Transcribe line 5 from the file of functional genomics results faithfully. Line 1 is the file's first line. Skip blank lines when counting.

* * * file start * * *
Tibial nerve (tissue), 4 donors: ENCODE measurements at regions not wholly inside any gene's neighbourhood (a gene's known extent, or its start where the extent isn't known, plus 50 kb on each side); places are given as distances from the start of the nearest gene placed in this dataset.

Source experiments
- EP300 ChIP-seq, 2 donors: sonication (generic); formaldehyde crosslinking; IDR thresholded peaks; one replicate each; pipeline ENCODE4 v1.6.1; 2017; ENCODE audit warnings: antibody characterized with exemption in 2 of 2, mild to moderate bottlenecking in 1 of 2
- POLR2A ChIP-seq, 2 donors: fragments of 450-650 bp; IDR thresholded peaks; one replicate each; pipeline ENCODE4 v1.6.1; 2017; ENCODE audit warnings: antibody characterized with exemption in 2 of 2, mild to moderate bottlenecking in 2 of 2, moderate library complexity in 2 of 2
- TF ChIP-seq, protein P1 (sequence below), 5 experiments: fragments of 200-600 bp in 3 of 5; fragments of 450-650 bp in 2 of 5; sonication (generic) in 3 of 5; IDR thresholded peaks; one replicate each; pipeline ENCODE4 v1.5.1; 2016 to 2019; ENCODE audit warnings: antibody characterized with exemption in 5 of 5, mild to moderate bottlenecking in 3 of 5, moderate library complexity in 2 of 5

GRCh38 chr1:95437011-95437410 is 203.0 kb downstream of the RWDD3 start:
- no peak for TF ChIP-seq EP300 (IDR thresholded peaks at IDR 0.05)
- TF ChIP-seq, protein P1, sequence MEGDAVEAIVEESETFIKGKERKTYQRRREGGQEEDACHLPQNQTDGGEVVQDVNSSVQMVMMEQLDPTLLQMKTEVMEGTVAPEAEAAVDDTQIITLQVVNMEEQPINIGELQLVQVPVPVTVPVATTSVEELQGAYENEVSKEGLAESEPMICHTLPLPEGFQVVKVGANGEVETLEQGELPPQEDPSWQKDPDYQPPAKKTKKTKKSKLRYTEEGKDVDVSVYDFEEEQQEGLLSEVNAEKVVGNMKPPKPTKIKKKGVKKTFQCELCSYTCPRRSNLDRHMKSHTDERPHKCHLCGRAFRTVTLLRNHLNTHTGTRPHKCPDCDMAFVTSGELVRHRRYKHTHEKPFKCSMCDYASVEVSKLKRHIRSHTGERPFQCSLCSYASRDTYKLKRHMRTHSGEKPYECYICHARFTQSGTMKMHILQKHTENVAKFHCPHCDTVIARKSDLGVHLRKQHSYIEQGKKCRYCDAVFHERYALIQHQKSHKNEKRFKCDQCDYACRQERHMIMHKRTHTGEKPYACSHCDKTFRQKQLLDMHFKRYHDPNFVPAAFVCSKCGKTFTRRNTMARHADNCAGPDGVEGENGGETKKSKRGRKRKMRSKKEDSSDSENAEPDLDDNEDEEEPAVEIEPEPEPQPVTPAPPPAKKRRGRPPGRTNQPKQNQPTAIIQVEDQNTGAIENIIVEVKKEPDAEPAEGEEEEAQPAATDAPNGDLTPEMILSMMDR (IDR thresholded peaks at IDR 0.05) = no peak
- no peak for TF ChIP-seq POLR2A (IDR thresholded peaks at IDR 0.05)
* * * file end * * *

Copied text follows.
- TF ChIP-seq, protein P1 (sequence below), 5 experiments: fragments of 200-600 bp in 3 of 5; fragments of 450-650 bp in 2 of 5; sonication (generic) in 3 of 5; IDR thresholded peaks; one replicate each; pipeline ENCODE4 v1.5.1; 2016 to 2019; ENCODE audit warnings: antibody characterized with exemption in 5 of 5, mild to moderate bottlenecking in 3 of 5, moderate library complexity in 2 of 5